Last used by the Aramac Tramway
B12 No.31 was withdrawn from Aramac Tramway service in
The copper inner firebox was scrapped at
Aramac, leaving the locomotive’s derelict remains rusting beside a siding.
In recent times the loco chassis and
tender have been dragged back to the station museum as the first step towards
placing them on display.
My thanks to Andrew Fraser for contributing this view of
B12 No.31 in the late afternoon sun of (date)
Engine Company, Bristol
Builder’s Number & Year
one of three additional locomotives to join the Queensland Government
Railways' B12 class of 2-6-0 tender engines. Interestingly it also carries
the Fairlie builder’s number 587 of 1877 as the order was actually taken by
Robert Fairlie while on a sales visit to Queensland but subcontracted to
Avonside Engine Co. for construction. The B12 class was clearly a successful
design for the Queensland Government Railways as the class eventually grew to
25 examples from a range of builders. These handsome locomotives featured
Salter safety valves and a prominent lattice headlight stand atop the
smokebox to support a large acetylene headlight.
sold by the Queensland Government Railways (QGR) in 1911 to the Aramac Shire
Council for operation on their Aramac Tramway, a 41-mile line linking Aramac
in central western Queensland with the QGR at Barcaldine. For sale it was
paired with a larger Baldwin-designed bogie tender from an A12 class 4-4-0
passenger locomotive, in order to increase its range. No.31 was renumbered A1
on the Aramac Tramway.
condemned in 1939 and the boiler removed from frame. Photos show that the
outer firebox was cut away and the copper inner firebox scrapped, but the
rest of the locomotive remained largely intact at Aramac. Further photos
dating from 1963 show the boiler barrel and smokebox lying alongside the
complete but derelict loco chassis and Baldwin tender.
remains of this historic locomotive were subsequently privately purchased and
the boiler shell moved to Kallangur, near Brisbane, while the locomotive chassis
and tender remained at Aramac. At my visit to the Kallangur site in 2003, the
owner of No.31 / A1 showed me a handsome brass numberplate ‘No.31’ that had
been cast and machined. I also observed the boiler shell with the distinctive
latticework headlight stand visible. The current disposition of these boiler remains
are now unknown to me, following sale & redevelopment of the Kallangur
site in 2007, but they are presumed to have moved together with the collection
to the owner’s new site at Narangba. Alas the owner has since passed; any
further news and photos for these boiler remains would be appreciated.
A visit to
Aramac by Shane O’Neil in July 2018 (as described in an article in Railway
Digest magazine of October 2018) confirmed that the frames, wheels and
complete Baldwin tender of No.31 / A1 remain at Aramac. More recently the
locomotive chassis and tender have been dragged closer to the former Aramac
railway station, now the site of the Aramac Tramway Museum, where I understand it is intended
to be prepared for display. Hopefully the boiler barrel and smokebox can also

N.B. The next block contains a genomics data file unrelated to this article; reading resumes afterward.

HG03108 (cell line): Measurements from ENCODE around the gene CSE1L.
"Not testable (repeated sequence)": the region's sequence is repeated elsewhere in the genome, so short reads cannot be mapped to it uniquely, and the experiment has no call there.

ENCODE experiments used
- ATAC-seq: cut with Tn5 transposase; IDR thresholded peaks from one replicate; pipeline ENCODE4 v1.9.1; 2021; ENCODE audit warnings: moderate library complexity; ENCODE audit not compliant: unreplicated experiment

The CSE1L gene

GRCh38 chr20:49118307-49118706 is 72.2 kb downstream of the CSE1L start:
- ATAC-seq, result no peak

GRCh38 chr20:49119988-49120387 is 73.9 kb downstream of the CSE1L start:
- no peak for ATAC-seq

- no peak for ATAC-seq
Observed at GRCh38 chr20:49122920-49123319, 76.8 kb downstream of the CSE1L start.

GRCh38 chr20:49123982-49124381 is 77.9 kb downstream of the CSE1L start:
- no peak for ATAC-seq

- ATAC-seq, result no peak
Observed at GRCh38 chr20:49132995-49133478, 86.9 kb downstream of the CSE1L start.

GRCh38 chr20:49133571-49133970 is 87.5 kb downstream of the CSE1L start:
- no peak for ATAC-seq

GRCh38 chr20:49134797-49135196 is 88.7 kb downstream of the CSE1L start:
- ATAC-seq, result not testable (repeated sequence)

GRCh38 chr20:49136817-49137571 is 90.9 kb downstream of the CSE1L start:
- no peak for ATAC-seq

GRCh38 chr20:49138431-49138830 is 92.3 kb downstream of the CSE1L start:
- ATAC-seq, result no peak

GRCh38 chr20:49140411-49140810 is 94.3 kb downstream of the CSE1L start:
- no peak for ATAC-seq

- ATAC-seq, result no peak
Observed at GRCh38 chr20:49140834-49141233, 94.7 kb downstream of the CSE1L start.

be retrieved from Brisbane and re-united for display with the locomotive.
& John Kerr have written an authorative history of the Aramac Tramway and
its locomotives, including several photos of B12 No.31 / A1 in operation, in
storage and later derelict at Aramac. For further information about the B12
class and other early Queensland Government Railways locomotives, readers are
directed to the excellent publication ‘Locomotives in the Tropics - Volume 1’
by John Armstrong.
thanks to Andrew Fraser for contributing the photos on this page, following
his visit to Aramac on 21 June 2021.
A second view of the tender frames at Aramac on 21 June 2021,
courtesy of Andrew Fraser.
The rear coupling rod is bent at a crazy angle – possibly a
result of trying to drag the frames from this anchor point.
The rusty Baldwin tender glowing radiant red in the
The tyre marks in the foreground probably show evidence of
the means of relocation of this old relic.
The classic lines and details of a bogie Baldwin tender,
alas showing the ravages of the years and some rough handling.
Empty brackets point skywards from the
tender top, presumably the remaining part of timber ‘hungry boards’ that were
The missing buffer lies in the dirt in the foreground. 21
Rear view of the Baldwin tender, also showing the missing
buffer lying in the sand in the shadow of tender.
The toolbox above the rear buffer plate
is a classic Baldwin feature of the period.
The locomotive frames can be seen to the left rear of this
view. 21 June 2021.
Armstrong, J. 'Locomotives in the Tropics - Volume 1
(Queensland Railways 1864 - 1910),
published by the ARHS Queensland Division, 1985.
P. & Kerr, J., 'The Aramac Tramway'
published Melbourne 2002 by the
Railway Research Society of Australia Inc.
provided by Mr. G. Chapman
our meeting of 12 April 2003.
‘Railway Digest’ magazine – October 2018
Number 10), published by the
Railway Historical Society NSW Division,
Article ‘No, Not
FNQ this time, but a Central Queensland Tour’
By Shane O’Neil (p40 – 47).
Information provided by Andrew Fraser via email,
28 June 2021
Page updated: 11 July 2021
Private & Industrial Railways: